The most distinctive feature of Scratch is its vibrant and supportive global community. Scratch programs can be easily shared with a global audience: when they are, those viewing them can provide feedback to their creators, but they can also see how the programs have been made, and ‘remix’ their own modified or extended versions of these. Some Scratch users take on roles within Scratch’s community, curating online studios of example programs, creating guided walkthroughs for how to achieve particular effects in Scratch, or collaborating to develop the community’s own guidelines for how to behave online - the ‘high ceiling’ of Scratch can be seen in terms of participation within the community rather than just as more sophisticated coding or design.


Scratch started life as a tool designed with extracurricular or informal learning in mind (Maloney et al, 2008) rather than to support schools in teaching computer science or digital media. Scratch can be used freely online without any need for accounts to be created, and projects developed using the online editor can be downloaded for safe keeping. Scratch also has an offline editor, allowing programs to be developed without an internet connection. Furthermore, pupils are able to view all the projects shared to the online community, see how these have been made and make their own versions of these.

However, right from its foundation, Scratch has had a vibrant, online community of young programmers, and participation in this adds much to the opportunities that Scratch presents (Kafai and Burke, 2013). Primary aged pupils need parental permission to sign up for accounts in the Scratch community, although it’s now possible for teachers to create accounts for pupils in their class, assuming that the necessary consent has been obtained from parents or guardians.

Once a pupil has an account for the Scratch community site, they can start building a portfolio of their projects online, allowing them to start work in school and continue it at home, or to bring work from home into school to share with their teacher or classmates. Projects that pupils save to their portfolios can, optionally, be published to the world, for others to view, comment on, review the code and remix for themselves as a new version.

It is typically through this participation in the online community that young people really develop their fluency in Scratch programming, as well as ‘softer’ skills such as providing constructive feedback on others’ work, understanding what constitutes acceptable and unacceptable behaviour in an online community, and being able to work collaboratively with others. Whilst these things can be learnt, and should be taught, in school, participation in a worldwide community provides an appreciation for points of view very different from a pupil’s own.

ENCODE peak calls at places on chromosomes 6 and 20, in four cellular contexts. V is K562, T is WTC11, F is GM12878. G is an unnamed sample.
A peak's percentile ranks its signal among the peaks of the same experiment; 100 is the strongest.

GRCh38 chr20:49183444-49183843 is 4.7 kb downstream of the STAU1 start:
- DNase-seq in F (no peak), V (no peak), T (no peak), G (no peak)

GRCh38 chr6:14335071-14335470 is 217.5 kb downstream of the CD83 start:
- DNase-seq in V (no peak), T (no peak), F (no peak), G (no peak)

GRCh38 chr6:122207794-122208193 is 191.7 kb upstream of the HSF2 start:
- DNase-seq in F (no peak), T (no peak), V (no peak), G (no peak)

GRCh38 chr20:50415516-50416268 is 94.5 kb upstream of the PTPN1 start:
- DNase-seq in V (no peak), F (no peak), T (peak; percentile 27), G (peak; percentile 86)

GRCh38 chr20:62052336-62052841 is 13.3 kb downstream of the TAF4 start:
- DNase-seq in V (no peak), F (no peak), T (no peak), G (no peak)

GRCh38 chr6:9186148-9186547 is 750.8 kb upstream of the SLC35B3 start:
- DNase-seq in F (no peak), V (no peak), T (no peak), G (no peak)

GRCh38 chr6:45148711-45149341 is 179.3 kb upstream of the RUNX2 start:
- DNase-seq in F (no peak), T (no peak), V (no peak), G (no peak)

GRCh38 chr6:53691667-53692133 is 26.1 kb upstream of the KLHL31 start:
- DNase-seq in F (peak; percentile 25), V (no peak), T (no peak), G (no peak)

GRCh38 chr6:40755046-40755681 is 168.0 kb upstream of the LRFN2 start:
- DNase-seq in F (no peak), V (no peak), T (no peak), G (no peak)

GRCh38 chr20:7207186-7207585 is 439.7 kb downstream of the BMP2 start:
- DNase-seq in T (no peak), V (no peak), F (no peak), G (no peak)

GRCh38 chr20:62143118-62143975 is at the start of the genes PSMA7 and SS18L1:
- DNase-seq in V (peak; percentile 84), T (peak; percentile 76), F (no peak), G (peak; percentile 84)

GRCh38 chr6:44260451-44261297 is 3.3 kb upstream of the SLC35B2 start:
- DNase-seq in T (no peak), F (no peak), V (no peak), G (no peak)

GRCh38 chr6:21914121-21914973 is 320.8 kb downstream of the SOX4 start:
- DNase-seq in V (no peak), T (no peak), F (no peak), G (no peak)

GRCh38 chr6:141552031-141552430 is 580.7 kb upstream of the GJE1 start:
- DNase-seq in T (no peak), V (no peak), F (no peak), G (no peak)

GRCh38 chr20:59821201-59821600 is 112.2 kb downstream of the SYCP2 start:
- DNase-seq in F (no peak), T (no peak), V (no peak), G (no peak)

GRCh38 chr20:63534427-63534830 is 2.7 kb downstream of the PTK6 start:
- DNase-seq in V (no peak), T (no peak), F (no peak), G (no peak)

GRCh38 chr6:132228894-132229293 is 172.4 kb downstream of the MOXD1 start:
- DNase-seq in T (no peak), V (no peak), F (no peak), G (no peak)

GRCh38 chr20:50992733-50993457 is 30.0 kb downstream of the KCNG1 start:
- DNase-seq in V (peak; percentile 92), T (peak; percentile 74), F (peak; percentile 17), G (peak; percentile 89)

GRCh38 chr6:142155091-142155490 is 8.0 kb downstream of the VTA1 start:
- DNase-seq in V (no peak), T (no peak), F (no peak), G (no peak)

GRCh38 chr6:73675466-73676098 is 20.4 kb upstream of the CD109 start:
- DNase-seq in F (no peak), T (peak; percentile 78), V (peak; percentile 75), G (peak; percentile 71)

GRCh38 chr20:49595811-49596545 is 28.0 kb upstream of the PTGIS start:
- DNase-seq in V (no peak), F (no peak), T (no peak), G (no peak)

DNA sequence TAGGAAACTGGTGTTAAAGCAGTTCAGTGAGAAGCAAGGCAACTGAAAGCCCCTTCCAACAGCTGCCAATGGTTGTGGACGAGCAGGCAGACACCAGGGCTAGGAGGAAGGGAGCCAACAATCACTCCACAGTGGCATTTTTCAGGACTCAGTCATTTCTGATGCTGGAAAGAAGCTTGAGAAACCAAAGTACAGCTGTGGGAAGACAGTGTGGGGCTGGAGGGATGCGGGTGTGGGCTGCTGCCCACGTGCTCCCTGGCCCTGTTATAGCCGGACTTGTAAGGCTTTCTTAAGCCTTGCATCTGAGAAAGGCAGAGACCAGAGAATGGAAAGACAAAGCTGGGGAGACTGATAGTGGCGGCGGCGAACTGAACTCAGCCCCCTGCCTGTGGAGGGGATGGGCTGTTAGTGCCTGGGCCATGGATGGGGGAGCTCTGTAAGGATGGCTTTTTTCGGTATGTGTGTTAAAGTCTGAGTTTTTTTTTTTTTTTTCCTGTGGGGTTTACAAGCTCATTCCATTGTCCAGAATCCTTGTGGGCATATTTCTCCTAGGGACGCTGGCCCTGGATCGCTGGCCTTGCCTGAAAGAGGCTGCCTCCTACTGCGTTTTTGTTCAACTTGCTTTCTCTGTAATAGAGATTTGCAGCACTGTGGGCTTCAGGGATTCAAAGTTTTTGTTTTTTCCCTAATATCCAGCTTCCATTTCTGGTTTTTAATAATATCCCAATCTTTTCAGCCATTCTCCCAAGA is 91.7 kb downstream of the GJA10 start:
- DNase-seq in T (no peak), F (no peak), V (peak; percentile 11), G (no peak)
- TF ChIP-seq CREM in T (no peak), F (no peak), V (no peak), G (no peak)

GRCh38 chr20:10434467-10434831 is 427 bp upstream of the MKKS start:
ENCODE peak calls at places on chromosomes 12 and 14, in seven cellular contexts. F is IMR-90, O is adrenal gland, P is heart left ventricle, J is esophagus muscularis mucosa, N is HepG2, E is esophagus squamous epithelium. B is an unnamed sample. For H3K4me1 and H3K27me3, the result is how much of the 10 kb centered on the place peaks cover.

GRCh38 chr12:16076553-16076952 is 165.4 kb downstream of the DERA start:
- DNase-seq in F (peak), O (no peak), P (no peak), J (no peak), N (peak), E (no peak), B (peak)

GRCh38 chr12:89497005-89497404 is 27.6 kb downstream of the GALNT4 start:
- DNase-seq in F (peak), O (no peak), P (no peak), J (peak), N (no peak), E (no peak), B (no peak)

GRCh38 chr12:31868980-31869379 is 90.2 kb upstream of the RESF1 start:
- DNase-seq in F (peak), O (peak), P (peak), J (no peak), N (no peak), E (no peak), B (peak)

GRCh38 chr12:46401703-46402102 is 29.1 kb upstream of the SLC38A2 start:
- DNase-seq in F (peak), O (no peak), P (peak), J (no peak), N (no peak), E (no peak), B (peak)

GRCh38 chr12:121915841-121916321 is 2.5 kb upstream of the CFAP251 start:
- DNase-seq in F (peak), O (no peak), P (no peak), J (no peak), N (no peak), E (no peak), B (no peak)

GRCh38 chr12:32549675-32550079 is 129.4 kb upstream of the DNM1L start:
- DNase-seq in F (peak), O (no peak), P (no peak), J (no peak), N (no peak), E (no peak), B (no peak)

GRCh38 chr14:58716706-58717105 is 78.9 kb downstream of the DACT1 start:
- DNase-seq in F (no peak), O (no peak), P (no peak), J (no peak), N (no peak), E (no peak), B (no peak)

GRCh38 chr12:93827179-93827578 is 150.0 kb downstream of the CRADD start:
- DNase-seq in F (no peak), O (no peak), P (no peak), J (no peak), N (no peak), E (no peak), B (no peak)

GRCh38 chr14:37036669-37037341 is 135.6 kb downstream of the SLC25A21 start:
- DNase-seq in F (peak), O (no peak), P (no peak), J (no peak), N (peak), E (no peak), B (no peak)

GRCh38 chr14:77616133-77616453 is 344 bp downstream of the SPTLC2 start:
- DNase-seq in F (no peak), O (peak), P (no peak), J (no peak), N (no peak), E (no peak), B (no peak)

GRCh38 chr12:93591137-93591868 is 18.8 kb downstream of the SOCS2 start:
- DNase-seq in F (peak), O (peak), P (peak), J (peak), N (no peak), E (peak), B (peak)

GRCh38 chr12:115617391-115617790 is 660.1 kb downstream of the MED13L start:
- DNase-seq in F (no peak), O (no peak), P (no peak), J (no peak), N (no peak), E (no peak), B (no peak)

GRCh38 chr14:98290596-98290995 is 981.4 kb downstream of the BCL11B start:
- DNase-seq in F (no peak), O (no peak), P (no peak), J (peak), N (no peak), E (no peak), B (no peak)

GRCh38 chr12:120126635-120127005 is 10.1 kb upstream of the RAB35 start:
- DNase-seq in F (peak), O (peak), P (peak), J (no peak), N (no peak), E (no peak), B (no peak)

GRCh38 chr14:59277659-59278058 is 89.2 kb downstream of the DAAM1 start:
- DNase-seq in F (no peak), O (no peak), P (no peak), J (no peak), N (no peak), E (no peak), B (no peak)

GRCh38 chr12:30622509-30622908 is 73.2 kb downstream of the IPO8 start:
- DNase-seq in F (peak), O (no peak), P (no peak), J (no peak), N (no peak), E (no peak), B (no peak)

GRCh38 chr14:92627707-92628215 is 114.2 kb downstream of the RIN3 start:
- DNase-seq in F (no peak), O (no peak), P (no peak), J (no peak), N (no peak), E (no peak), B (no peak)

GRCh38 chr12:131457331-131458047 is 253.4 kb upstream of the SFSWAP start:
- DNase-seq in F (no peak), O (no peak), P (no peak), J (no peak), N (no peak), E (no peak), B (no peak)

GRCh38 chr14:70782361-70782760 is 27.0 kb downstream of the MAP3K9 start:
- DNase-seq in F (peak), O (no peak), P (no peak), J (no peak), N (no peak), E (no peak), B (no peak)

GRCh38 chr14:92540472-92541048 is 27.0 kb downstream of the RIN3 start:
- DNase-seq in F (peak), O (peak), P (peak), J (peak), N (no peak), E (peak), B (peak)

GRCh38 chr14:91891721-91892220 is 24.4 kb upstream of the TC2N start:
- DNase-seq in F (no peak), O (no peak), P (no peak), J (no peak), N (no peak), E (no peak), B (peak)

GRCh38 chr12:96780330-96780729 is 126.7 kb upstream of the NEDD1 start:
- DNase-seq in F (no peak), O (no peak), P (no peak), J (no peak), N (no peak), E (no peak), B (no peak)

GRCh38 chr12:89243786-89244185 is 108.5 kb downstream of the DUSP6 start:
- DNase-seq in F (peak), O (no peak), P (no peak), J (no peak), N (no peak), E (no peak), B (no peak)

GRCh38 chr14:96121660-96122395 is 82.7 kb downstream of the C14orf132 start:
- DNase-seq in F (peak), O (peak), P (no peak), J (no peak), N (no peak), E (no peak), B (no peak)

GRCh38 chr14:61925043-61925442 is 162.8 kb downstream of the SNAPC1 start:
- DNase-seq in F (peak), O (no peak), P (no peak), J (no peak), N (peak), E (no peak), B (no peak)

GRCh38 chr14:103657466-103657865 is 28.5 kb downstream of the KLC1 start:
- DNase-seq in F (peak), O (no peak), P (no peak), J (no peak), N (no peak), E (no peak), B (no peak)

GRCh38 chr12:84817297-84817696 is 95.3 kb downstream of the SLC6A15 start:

There is much evidence (e.g. Lister et al, 2004) that new programmers need to read and understand code written by others as well as, and perhaps before, writing their own programs. Reading through and predicting the output from lots of example programs is unlikely to be found particularly exciting or motivating for primary pupils, or to afford much opportunity for creative work. An alternative approach would be to encourage participation in Scratch’s online community, giving pupils the time to explore projects written by others, using these as a starting point for their own tinkering or experimentation as they modify the project to make it their own, and through this interact with the code and design elements of their peers’ projects.

Through giving feedback on others’ projects, pupils can also develop their appreciation of others’ creativity, and might gradually grow into supporting other young programmers, through providing advice or collaborating on projects.

Participation in this community exposes pupils to online risks that might otherwise be avoided, but the Scratch community is a relatively safe space: it is uncommercial; no personal information needs to be shared; commenting by others can be turned off on a per-user or per-project basis, the community has a clear and ethical set of guidelines and policies on acceptable behaviour; there are reporting mechanisms for any concerns; and some moderation is in place.


Have you used Scratch? Have you seen it being used in school? Have a look at the programs shared on the Scratch community site: what impression do you form? What challenges do you think primary pupils might encounter when programming using this environment?


Kafai, Y. B. & Burke, Q. 2013, ‘The social turn in K-12 programming: moving from computational thinking to computational participation’, Proceeding of the 44th ACM technical symposium on computer science education, 603–608

Lister, R., Adams, E. S., Fitzgerald, S., Fone, W., Hamer, J., Lindholm, M., McCartney, R., Moström, J. E., Sanders, K., Seppälä, O., & others 2004, ‘A multi-national study of reading and tracing skills in novice programmers’, ACM SIGCSE Bulletin, 36, 4, 119–150.

Maloney, J. H., Peppler, K., Kafai, Y., Resnick, M., & Rusk, N. 2008, ‘Programming by choice: urban youth learning programming with Scratch’, Proceedings of the 39th SIGCSE technical symposium on Computer science education, 367–371.

Resnick, M., 2017. Lifelong kindergarten: Cultivating creativity through projects, passion, peers, and play. Cambridge, MA: MIT press.